“I don’t know,” she said, “but let’s draw it first.” [more…]

Is Christmas relevant?

"It's Christmas Eve" brought together Alex, the composer, and Quenby and Whitney, the singers and grandchildren, in 2001.

“It’s Christmas Eve” brought together Alex, the composer, and Quenby and Whitney, the singers and grandchildren, in 2001.

A number of Christmases ago, my father Alex called me. He was worried about something. I asked him what was wrong. He said he was facing a dilemma. He had just written a Christmas song and wanted one of our two daughters to record it. Since both were good singers, he didn’t know which to choose.

“Dad, I don’t see a problem,” I said. “They both sing. Why not ask them to record it together? They can sing it in harmony.”

Well, it was one of those times in my life when instinct proved to be bang on. My father approached both our daughters – Quenby, the teacher, and Whitney, the actor/singer – and they agreed to work on it together. [more…]

Rancher prisoner teacher and champ

Noreen and Art Hawtin pose with the sign identifying their ranch est. 1936

Noreen and Art Hawtin pose with the sign identifying their ranch est. 1936

One of rancher Art Hawtin’s closest friends, another rancher in Beaverton, Ont., told me that Art had two personalities. One personality Art exhibited around family and friends, when he was soft-spoken and easy-going. Then, whenever he herded his cattle, he exhibited the firmness and purpose required. When he moved cattle into pens or onto trucks, his friend said, Art seemed to be able to speak to the animals with his eyes and his body posture.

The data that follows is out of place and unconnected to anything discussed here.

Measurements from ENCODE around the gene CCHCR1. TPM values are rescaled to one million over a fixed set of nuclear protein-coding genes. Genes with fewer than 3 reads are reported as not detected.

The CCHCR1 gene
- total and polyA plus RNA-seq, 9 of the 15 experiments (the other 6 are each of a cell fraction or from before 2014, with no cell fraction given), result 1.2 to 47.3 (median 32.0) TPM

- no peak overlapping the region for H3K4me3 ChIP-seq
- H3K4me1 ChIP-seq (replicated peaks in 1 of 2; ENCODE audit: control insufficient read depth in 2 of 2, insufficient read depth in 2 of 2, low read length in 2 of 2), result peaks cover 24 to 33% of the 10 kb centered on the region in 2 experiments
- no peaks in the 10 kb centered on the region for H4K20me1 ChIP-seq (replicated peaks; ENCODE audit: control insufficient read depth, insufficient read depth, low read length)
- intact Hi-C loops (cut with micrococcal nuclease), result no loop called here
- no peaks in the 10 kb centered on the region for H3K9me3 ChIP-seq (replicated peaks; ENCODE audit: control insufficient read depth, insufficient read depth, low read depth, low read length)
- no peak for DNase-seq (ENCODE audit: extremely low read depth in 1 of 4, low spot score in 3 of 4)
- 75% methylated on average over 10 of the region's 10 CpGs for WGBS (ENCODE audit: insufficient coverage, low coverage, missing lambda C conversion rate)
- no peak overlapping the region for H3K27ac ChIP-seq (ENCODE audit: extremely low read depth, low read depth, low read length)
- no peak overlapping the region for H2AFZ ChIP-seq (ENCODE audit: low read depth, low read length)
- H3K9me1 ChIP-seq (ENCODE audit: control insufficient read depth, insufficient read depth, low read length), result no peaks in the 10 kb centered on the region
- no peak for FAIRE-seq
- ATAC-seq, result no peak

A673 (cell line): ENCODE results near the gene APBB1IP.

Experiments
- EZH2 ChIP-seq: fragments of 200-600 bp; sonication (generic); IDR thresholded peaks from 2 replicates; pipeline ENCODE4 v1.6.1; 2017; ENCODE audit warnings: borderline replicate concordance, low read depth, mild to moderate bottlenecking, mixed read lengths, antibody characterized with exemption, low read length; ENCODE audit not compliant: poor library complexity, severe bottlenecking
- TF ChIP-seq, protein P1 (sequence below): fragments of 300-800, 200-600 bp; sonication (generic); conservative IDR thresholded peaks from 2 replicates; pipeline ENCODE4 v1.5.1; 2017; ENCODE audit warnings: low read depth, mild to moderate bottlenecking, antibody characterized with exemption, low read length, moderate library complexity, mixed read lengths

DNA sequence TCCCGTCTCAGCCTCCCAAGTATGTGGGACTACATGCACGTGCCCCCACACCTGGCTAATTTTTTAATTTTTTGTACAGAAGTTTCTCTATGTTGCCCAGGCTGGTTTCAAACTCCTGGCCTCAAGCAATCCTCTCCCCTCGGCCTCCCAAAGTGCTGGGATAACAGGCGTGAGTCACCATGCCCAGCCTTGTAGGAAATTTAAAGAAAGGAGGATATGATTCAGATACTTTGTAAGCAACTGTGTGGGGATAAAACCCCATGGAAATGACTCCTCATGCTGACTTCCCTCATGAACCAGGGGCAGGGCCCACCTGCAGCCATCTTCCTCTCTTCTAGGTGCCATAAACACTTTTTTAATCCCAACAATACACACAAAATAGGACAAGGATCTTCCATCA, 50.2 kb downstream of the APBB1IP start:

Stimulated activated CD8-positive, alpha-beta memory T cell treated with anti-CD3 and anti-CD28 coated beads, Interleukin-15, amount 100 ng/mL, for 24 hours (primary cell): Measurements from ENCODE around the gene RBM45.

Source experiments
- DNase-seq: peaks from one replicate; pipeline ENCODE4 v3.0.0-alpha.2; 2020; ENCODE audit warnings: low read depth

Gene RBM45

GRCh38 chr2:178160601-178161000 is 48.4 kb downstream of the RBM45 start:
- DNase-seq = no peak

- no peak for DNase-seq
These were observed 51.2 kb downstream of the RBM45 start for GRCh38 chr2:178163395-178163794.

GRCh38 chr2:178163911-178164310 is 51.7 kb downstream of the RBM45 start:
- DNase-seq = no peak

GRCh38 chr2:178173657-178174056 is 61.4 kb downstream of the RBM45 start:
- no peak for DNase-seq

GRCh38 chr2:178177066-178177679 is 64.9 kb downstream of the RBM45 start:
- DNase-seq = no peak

“It was as if the cattle figured that it was their job to get into the chutes or onto the truck,” Bob Robertson told me this week. “Art made them do whatever he wanted.” [more…]

Answering the bell

Keith Ballard checks Corey Perry and Don Cherry salivates. (courtesy puckgonewild)

Keith Ballard checks Corey Perry and Don Cherry salivates. (courtesy puckgonewild)

Last Saturday night, during the “Coach’s Corner” segment on CBC TV, Don Cherry could barely contain himself. His partner on the Hockey Night in Canada segment Ron McLean asked the one-time coach of the Boston Bruins what he thought of a the hip check delivered by Minnesota Wild defenceman Keith Ballard on Anaheim Ducks’ star winger Corey Perry, earlier in the week. Cherry blurted out that it was perfectly normal, just “a hockey hit.” Seconds later, the HNIC producers showed one of Perry’s teammates dropping the gloves, challenging Ballard to a fight. Why?

“Somebody has to go after (Ballard) and answer the bell,” Cherry bellowed. “And if you don’t understand that, there’s no sense me talking about it!” [more…]

A New York state of mind

Macy's Thanksgiving Day Parade lasted three hours and featured all manner of superhero, including Spiderman.

Macy’s Thanksgiving Day Parade lasted three hours and featured all manner of superhero, including Spiderman.

The turkey was done. Done like dinner, because it was American Thanksgiving dinner. The pies and other glorious pastries had come out for dessert. And the relatives I was visiting on Long Island, New York, were well into their annual ritual – eating, drinking, joking and generally over-indulging – during their Nov. 27-to-30 holiday. Except, for them, after the turkey, the dressing and the dessert, there was one other indulgence required.

“OK. Where are the flyers?” my cousin asked. “Gotta check the sales.” [more…]

Respect my neighbour, or else

The unsinkable Rodine Egan at her 90th birthday party in 2013.

The unsinkable Rodine Egan at her 90th birthday party in 2013.

It happened over the weekend. She called me over to her house. As a neighbour of some 25 years, of course, I said I’d help. When I entered her kitchen, I realized she was upset. More than that she was worried. She handed me a letter she’d received from a utility and asked me to explain to her what it meant. I looked at the content of the letter as she spoke to me. She seemed to be more afraid than inquisitive.

“What does this mean?” she repeated.

As many of you know, I live next door to a most extraordinary person. At 91, Rodine Egan is not as spry as she once was, but at no time have I ever sensed that anything could frighten her.

[more…]